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Providing broadband internet access this summer to 9 million students who aren't connected to online learning would cost more than $7 billion.
Adam Garry, senior director of education strategy at Dell and a keynote speaker at the Academic Esports Conference, offers tips to make online experiences positive.
Though sedentary behavior and screen time raise cause for concern, especially during the coronavirus pandemic, experts agree that setting too many boundaries for students can lead to negative outcomes.
The challenges of online learning, including family stress and students' lack of access to technology, has led superintendents to close early and begin preparing for fall 2020.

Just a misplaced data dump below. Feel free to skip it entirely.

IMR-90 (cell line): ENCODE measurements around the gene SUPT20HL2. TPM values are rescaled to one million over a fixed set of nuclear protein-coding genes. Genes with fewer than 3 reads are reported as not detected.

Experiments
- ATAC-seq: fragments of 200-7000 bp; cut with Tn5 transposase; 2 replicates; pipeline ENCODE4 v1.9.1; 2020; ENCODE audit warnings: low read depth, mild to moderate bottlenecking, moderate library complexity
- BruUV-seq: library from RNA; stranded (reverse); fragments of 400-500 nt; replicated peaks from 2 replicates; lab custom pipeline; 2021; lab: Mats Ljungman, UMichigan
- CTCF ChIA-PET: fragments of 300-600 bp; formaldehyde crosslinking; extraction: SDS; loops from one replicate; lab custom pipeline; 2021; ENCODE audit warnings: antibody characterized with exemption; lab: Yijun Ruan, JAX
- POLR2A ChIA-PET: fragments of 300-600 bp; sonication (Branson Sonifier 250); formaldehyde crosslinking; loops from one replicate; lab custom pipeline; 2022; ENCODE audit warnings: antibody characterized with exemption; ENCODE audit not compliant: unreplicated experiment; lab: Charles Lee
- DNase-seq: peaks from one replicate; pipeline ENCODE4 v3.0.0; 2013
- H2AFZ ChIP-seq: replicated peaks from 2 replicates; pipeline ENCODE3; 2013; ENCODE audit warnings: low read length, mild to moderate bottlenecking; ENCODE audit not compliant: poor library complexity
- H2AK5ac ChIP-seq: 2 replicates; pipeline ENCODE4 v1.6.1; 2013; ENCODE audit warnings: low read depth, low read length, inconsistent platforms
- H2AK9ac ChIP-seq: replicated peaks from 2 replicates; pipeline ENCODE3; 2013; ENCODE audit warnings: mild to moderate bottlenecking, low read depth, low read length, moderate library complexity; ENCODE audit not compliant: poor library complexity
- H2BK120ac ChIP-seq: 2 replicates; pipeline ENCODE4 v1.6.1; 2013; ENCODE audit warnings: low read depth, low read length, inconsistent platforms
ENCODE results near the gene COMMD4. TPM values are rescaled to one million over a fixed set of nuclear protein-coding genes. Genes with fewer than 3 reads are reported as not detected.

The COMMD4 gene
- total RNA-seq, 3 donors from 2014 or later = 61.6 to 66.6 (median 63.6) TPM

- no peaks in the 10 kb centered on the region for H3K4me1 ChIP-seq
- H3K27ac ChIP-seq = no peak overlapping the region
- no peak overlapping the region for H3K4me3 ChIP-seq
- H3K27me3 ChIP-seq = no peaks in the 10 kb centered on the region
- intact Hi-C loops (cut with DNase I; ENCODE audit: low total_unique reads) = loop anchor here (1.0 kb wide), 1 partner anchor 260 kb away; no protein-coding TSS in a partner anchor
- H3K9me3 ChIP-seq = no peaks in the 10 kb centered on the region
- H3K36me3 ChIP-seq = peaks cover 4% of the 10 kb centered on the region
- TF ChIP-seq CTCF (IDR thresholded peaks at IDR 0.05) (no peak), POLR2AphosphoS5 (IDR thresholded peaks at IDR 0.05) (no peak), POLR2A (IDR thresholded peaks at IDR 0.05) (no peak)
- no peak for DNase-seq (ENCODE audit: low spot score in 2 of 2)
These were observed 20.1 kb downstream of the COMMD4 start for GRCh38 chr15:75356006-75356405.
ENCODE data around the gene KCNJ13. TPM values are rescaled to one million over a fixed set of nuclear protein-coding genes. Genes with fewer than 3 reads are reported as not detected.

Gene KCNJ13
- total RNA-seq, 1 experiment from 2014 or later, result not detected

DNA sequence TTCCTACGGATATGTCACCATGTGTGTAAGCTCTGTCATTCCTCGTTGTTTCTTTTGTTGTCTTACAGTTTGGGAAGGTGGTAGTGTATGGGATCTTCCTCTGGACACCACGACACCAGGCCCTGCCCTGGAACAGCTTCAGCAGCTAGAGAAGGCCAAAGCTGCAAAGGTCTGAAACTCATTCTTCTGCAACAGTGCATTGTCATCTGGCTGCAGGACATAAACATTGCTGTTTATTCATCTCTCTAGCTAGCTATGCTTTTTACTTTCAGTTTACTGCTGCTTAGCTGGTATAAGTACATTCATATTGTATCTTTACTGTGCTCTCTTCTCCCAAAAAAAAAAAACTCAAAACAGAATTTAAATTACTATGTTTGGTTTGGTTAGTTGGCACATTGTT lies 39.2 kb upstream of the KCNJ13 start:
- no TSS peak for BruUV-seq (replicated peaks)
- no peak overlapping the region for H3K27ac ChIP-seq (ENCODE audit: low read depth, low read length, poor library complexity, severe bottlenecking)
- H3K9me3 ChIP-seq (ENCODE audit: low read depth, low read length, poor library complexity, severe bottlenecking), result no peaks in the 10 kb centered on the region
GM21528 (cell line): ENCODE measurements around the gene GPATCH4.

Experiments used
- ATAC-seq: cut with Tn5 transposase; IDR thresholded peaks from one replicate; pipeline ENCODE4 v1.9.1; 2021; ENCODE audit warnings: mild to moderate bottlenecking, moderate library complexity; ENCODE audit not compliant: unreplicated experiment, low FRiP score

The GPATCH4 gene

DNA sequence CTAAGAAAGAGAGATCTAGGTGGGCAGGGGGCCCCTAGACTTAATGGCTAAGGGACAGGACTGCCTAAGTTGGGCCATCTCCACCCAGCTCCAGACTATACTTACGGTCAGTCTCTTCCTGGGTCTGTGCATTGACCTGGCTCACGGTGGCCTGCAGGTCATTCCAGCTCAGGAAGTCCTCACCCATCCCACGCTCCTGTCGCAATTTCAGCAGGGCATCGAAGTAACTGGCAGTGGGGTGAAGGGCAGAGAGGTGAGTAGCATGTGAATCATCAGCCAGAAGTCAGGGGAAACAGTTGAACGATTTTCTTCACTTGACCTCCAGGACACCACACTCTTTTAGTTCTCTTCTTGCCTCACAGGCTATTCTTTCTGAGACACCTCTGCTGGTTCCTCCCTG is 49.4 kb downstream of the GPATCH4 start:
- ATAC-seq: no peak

The three-day Academic Esports Conference features nearly 60 sessions with academic and esports experts who will address needs at both K-12 and higher education and offer strategies, guidance and best practices.
Reforms resulting from coronavirus closures might include blended learning where struggling students spend more time in classrooms while others take online classes.
Through its membership, clinics and conferences, NAECAD, which oversees esports coaches and directors, provides a powerful collaborative environment to share ideas and foster growth.
One middle school’s journey from concept to implementation offers a familiar refrain: "Esports teaches students? When can I sign up?"
Education leaders are considering staggering class schedules, reconfiguring classrooms, longer school days and continued online learning to allow for social distancing.
Finding new opportunities to keep students engaged at home can be a challenge, unless you think outside the box ... like offering a drive-in esports theater.
Seattle Public Schools cites equity concerns as it offers "A" or "incomplete" grading for high school students adjusting to online learning.
English language teachers in some districts are providing ELLs with extra support in math, English and other core subjects.